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Mars had oxygen, water, everything. Mars had it all - but still no life

By Marshall Connolly, Catholic Online (NEWS CONSORTIUM)
June 20th, 2013
Catholic Online (www.catholic.org)

Scientists believe they have discovered evidence which shows Mars once had an oxygen-rich atmosphere about 1.5 billion years before Earth did. That means four billion years ago, the Martian atmosphere might have been more hospitable to life.

LOS ANGELES, CA (Catholic Online) - Scientists have concluded that the Martian atmosphere was rich in oxygen about 1.5 billion years before oxygen was common on Earth. They reached this conclusion after examining meteorites and rocks on the Martian surface and comparing them to those on Earth. Key differences in the rocks are best explained by shifts in the amount of oxygen in both planets' atmospheres.

Their research has been published in the journal Nature.

What's most tantalizing to consider is how oxygen may have occurred on Mars. On Earth, early microbial life consumed carbon dioxide, which was rich in the early atmosphere, and produced oxygen. Eventually, enough oxygen built up to the point that animal life became possible.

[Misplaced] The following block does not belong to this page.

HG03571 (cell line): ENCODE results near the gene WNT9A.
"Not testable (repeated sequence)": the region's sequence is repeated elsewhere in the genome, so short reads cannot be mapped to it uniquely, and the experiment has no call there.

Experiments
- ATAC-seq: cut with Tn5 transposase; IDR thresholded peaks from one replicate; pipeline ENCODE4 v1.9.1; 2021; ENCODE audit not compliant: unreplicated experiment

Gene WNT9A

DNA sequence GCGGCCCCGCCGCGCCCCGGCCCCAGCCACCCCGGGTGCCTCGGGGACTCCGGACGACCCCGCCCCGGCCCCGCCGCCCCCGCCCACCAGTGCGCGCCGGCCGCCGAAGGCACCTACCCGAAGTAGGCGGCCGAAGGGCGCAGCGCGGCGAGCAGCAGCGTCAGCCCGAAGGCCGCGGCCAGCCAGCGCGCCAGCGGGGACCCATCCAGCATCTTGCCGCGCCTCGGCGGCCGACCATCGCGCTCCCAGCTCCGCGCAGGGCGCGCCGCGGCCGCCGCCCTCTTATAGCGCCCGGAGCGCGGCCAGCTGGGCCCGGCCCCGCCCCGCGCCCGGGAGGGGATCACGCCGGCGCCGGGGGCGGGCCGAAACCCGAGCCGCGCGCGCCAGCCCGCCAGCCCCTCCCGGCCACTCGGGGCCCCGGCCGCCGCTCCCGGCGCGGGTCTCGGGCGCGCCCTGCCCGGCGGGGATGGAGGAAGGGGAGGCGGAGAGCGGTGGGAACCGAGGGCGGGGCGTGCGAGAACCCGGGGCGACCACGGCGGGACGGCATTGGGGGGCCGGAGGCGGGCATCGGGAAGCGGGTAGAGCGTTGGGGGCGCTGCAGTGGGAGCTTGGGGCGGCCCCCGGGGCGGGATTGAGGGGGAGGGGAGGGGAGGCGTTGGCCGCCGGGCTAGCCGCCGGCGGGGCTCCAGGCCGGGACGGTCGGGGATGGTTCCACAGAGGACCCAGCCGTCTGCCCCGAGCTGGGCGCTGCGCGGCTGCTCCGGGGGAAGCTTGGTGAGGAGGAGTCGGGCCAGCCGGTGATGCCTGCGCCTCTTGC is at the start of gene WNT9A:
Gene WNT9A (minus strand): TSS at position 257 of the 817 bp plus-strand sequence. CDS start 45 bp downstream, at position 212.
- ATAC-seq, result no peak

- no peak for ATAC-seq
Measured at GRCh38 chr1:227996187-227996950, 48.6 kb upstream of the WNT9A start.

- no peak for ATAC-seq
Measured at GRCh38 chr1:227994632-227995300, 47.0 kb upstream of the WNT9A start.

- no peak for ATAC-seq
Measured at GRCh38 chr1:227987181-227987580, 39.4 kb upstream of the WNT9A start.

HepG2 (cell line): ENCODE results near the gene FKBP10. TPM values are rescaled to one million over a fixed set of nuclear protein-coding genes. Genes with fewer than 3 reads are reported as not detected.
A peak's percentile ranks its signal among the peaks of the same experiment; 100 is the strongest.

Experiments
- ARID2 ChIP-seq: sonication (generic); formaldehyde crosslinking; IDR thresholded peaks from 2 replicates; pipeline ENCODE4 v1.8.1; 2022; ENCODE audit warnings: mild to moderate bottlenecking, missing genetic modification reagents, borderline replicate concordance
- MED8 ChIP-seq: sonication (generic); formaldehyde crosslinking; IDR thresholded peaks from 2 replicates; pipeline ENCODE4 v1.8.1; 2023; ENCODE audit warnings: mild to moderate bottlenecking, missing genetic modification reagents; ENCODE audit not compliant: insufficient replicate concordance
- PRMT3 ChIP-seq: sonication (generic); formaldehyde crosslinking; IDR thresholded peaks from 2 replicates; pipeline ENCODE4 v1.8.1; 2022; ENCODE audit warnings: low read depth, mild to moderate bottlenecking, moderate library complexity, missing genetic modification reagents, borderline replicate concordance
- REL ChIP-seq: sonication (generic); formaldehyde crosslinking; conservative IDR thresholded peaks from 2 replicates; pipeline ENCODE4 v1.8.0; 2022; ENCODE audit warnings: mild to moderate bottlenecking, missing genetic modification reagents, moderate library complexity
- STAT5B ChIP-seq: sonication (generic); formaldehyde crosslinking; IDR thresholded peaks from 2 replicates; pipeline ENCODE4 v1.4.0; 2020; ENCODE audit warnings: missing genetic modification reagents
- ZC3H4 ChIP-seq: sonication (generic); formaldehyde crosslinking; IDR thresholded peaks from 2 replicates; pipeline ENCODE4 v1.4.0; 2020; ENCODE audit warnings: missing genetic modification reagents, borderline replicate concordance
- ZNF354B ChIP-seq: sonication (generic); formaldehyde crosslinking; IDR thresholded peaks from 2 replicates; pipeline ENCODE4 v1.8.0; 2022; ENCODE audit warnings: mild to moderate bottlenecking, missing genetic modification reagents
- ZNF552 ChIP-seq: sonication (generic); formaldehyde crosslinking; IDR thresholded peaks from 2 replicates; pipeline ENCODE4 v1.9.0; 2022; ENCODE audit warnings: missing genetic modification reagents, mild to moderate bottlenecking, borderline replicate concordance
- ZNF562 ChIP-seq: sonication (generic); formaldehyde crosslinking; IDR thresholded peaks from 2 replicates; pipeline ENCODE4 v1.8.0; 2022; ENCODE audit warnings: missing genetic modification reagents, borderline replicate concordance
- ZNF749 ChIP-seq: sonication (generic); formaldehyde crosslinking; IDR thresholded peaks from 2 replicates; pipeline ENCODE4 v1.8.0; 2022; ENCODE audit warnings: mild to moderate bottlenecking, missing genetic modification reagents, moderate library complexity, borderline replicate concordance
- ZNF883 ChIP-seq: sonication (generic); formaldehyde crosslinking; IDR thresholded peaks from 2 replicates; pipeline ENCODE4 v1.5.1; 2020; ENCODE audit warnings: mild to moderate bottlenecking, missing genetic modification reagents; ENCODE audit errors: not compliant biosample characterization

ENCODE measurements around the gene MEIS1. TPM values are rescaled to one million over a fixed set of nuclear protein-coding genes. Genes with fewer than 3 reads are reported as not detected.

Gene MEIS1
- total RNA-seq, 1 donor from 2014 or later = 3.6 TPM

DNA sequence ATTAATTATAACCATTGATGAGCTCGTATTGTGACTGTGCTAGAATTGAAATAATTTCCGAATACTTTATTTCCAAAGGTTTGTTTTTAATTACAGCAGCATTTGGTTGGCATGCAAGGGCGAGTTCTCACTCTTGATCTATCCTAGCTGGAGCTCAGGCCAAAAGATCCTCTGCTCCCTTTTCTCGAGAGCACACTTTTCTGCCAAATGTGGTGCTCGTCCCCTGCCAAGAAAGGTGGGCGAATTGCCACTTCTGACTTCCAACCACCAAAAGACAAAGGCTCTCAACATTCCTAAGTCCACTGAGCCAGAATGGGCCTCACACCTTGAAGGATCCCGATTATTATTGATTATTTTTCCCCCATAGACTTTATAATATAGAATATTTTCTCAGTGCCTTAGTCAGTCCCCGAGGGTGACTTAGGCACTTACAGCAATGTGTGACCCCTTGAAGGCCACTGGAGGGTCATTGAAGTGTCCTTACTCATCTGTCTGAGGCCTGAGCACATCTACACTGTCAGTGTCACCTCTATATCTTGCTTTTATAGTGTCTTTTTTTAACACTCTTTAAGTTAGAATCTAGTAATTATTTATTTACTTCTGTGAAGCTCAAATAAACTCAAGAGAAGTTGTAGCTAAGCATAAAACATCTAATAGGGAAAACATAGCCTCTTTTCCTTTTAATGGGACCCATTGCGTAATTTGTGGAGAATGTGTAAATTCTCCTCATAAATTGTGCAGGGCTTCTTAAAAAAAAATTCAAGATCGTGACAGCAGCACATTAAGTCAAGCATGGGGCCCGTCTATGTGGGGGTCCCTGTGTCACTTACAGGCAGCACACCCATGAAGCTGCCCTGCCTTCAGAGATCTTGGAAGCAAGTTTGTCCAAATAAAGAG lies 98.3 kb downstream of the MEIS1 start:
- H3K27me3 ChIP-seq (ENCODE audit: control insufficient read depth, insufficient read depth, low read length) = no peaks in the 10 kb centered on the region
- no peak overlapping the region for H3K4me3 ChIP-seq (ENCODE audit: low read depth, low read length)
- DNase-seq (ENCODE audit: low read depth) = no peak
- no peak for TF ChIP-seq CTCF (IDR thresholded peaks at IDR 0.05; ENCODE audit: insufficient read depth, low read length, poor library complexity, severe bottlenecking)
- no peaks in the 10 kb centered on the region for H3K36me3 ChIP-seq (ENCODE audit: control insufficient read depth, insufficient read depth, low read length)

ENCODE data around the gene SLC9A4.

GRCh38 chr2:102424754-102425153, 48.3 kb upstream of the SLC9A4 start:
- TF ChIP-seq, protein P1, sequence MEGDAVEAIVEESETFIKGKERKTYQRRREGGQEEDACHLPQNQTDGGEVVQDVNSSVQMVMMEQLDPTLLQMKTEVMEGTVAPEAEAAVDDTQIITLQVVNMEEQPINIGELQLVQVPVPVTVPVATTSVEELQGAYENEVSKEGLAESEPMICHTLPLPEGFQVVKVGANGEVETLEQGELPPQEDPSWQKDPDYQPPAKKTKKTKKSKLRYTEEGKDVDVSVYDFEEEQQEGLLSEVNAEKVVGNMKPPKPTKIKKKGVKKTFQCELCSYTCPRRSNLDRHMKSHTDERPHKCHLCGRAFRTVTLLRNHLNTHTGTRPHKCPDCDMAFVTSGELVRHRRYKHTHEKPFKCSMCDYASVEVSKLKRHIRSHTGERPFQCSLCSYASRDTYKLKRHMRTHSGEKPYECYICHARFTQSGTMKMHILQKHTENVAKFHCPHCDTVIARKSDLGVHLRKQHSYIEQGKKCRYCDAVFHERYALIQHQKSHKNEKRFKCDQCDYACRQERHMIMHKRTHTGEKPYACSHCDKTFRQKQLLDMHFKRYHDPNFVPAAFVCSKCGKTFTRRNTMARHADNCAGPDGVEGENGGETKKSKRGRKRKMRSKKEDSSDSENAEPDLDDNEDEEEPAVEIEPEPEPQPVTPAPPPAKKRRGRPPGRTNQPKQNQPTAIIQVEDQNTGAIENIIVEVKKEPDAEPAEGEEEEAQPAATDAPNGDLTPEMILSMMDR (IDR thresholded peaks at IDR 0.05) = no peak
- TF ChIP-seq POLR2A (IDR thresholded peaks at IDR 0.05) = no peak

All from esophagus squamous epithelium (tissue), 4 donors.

More mysterious is Mars. It is possible that chemical reactions made the early Martian atmosphere oxygen rich, but it is also possible that primitive life could have made it too. 

By applying Occam's razor to the question, it seems more logical to assume that chemical processes were responsible for the Martian oxygen; however only by means of scientific study will we be able to discern the truth.

Several studies have previously hinted at the possibility of life, but no study has ever been conclusive and the majority of studies suggest that Mars has always been sterile.

Nonetheless, as the best candidate for primitive life in the solar system, beyond Earth, the search for life continues on Mars. The prevalence of oxygen in the early atmosphere is a tantalizing mystery that suggests life could have once existed. Certainly, billions of years ago, Mars was once warmer, wetter, and had a thicker, more Earth-like atmosphere.

The prevalence of oxygen in the Martian atmosphere is also the reason why the planet is covered in reddish dust, the product of oxidization in an environment rich in oxygen and water. That reaction produces rust.

The search for life on Mars is important because if life can occur on Mars, it would suggest that life could be abundant throughout the universe. Conversely, if Mars was once hospitable, but never harbored any life, then it suggests that the processes needed to create microbial life are far more difficult to achieve without complex input.

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